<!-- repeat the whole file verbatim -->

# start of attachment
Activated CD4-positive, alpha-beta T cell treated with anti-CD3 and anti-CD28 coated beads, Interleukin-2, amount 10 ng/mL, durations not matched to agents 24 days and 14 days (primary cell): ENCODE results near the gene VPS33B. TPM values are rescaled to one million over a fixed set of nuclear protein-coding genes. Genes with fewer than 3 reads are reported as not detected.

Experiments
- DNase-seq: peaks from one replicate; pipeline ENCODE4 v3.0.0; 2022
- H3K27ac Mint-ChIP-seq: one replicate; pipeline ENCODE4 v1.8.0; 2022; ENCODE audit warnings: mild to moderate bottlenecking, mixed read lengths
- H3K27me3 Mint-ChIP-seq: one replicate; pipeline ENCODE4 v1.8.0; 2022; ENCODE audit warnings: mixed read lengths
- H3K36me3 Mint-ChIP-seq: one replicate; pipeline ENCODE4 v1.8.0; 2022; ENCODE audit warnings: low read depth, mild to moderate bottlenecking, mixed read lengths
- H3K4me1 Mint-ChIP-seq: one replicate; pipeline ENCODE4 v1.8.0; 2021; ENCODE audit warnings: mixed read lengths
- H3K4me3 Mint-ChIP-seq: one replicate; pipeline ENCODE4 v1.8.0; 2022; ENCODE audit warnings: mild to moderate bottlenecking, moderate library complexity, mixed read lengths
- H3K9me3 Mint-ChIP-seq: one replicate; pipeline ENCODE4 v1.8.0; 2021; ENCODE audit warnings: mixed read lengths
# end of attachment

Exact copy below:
Activated CD4-positive, alpha-beta T cell treated with anti-CD3 and anti-CD28 coated beads, Interleukin-2, amount 10 ng/mL, durations not matched to agents 24 days and 14 days (primary cell): ENCODE results near the gene VPS33B. TPM values are rescaled to one million over a fixed set of nuclear protein-coding genes. Genes with fewer than 3 reads are reported as not detected.

Experiments
- DNase-seq: peaks from one replicate; pipeline ENCODE4 v3.0.0; 2022
- H3K27ac Mint-ChIP-seq: one replicate; pipeline ENCODE4 v1.8.0; 2022; ENCODE audit warnings: mild to moderate bottlenecking, mixed read lengths
- H3K27me3 Mint-ChIP-seq: one replicate; pipeline ENCODE4 v1.8.0; 2022; ENCODE audit warnings: mixed read lengths
- H3K36me3 Mint-ChIP-seq: one replicate; pipeline ENCODE4 v1.8.0; 2022; ENCODE audit warnings: low read depth, mild to moderate bottlenecking, mixed read lengths
- H3K4me1 Mint-ChIP-seq: one replicate; pipeline ENCODE4 v1.8.0; 2021; ENCODE audit warnings: mixed read lengths
- H3K4me3 Mint-ChIP-seq: one replicate; pipeline ENCODE4 v1.8.0; 2022; ENCODE audit warnings: mild to moderate bottlenecking, moderate library complexity, mixed read lengths
- H3K9me3 Mint-ChIP-seq: one replicate; pipeline ENCODE4 v1.8.0; 2021; ENCODE audit warnings: mixed read lengths